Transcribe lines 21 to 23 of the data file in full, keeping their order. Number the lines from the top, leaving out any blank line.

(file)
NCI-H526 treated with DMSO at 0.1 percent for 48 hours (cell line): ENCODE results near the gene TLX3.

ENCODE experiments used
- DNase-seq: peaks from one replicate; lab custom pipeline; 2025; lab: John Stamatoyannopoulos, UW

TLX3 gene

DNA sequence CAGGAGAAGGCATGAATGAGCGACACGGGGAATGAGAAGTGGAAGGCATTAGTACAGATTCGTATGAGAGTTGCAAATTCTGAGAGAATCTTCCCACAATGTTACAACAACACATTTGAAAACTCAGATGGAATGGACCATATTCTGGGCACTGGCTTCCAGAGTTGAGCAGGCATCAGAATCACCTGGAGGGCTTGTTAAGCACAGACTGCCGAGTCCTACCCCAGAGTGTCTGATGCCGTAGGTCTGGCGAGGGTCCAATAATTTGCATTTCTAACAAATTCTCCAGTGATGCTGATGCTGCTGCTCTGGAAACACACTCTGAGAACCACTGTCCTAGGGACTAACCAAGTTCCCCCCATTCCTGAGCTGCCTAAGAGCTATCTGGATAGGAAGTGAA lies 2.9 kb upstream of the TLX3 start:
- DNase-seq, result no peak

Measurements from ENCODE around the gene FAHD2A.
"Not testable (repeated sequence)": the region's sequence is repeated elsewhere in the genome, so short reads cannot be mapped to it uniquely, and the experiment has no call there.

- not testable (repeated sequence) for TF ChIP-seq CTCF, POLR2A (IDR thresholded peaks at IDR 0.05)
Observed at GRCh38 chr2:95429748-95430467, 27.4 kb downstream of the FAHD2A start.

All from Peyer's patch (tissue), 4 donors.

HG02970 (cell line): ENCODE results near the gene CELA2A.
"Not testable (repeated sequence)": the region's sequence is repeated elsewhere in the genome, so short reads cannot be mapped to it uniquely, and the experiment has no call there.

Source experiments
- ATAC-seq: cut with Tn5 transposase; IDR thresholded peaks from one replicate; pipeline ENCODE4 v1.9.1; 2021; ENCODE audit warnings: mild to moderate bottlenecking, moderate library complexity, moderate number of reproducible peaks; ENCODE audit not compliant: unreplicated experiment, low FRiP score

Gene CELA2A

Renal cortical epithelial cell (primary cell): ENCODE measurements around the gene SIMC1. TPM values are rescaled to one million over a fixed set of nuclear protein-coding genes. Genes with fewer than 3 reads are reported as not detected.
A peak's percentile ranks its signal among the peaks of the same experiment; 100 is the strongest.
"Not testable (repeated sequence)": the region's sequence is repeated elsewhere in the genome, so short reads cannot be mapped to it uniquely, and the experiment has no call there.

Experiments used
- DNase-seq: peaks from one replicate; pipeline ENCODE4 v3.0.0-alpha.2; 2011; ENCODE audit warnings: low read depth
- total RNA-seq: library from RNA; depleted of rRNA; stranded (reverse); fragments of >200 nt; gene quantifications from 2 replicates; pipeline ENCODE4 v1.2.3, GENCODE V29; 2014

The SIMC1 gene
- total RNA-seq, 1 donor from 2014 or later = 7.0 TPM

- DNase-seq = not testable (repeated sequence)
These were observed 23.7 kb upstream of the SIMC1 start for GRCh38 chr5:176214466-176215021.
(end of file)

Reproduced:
- DNase-seq: peaks from one replicate; pipeline ENCODE4 v3.0.0-alpha.2; 2011; ENCODE audit warnings: low read depth
- total RNA-seq: library from RNA; depleted of rRNA; stranded (reverse); fragments of >200 nt; gene quantifications from 2 replicates; pipeline ENCODE4 v1.2.3, GENCODE V29; 2014

The SIMC1 gene